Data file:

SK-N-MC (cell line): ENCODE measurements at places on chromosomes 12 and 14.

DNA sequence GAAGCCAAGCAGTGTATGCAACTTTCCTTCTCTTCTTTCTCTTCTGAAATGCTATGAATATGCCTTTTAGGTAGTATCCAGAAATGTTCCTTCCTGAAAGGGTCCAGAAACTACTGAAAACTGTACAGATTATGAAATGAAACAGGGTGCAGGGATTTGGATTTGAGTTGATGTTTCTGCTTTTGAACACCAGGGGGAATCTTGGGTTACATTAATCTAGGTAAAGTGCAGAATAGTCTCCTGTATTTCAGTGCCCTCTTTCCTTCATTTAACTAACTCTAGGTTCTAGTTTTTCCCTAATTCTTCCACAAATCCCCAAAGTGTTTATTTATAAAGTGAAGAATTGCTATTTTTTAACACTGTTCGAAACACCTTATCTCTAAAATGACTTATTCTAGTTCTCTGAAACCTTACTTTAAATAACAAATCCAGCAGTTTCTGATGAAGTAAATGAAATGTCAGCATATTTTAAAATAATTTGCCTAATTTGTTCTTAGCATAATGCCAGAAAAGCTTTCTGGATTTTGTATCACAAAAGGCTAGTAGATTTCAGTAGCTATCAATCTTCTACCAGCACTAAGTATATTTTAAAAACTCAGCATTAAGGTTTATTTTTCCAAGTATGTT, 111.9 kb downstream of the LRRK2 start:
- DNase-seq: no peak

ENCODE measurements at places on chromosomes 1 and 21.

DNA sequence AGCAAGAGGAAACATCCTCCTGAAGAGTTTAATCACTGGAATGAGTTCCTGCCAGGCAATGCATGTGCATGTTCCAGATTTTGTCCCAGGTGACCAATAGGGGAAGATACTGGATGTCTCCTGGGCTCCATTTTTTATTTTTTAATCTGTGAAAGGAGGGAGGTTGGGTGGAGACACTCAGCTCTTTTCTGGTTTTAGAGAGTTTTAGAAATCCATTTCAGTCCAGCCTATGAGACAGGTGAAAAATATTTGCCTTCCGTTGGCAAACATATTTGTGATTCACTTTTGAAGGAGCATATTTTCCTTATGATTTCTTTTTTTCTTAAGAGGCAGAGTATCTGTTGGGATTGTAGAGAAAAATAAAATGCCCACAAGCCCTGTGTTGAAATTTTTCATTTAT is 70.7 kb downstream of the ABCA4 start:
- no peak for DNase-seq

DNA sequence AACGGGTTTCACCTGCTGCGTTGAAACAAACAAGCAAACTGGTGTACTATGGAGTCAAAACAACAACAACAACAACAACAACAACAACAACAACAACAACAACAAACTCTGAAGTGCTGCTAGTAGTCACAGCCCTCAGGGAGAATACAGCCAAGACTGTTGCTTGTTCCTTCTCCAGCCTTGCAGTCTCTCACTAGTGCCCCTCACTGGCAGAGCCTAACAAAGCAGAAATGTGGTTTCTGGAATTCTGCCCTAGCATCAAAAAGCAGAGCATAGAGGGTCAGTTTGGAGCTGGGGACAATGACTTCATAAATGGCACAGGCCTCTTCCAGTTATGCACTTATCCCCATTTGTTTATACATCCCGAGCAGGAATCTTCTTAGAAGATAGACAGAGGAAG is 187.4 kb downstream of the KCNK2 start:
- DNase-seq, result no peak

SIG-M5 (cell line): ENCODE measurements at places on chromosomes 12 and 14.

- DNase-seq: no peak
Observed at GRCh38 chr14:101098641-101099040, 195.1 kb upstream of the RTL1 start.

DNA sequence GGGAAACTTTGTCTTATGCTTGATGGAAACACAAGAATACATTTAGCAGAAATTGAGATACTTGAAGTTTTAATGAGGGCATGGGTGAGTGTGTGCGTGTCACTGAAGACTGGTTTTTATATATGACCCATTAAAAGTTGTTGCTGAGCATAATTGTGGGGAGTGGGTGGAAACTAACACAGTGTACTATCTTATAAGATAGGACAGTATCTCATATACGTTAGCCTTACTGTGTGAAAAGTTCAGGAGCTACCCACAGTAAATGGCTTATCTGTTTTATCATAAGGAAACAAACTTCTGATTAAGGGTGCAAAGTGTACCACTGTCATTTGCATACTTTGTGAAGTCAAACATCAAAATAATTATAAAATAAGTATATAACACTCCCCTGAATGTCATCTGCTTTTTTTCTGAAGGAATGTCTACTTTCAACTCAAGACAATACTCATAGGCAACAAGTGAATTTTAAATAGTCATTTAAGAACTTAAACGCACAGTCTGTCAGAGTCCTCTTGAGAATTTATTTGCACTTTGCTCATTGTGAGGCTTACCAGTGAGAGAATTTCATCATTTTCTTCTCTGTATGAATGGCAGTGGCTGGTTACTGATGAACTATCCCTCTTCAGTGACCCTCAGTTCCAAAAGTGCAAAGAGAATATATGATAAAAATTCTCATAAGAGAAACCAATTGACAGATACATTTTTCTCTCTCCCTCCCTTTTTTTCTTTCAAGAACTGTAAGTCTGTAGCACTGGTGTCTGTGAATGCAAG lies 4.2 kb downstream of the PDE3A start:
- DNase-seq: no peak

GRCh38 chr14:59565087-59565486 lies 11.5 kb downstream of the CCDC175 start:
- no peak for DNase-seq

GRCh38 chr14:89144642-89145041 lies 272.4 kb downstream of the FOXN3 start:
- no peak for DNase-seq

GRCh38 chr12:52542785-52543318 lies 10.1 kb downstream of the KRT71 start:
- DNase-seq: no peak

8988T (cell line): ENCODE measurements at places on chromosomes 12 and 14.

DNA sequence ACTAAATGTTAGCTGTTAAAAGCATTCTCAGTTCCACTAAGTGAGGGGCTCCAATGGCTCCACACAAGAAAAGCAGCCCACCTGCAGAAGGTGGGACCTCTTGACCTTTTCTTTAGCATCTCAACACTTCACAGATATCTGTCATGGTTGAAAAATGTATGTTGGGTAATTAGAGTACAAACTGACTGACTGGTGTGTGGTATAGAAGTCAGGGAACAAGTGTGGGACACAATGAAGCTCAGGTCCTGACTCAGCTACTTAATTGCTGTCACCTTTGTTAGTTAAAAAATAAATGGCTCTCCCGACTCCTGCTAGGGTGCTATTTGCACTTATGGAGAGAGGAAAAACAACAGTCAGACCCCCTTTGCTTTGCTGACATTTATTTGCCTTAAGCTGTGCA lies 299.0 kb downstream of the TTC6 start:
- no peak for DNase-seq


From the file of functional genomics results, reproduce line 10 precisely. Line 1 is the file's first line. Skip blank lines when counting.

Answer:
- DNase-seq: no peak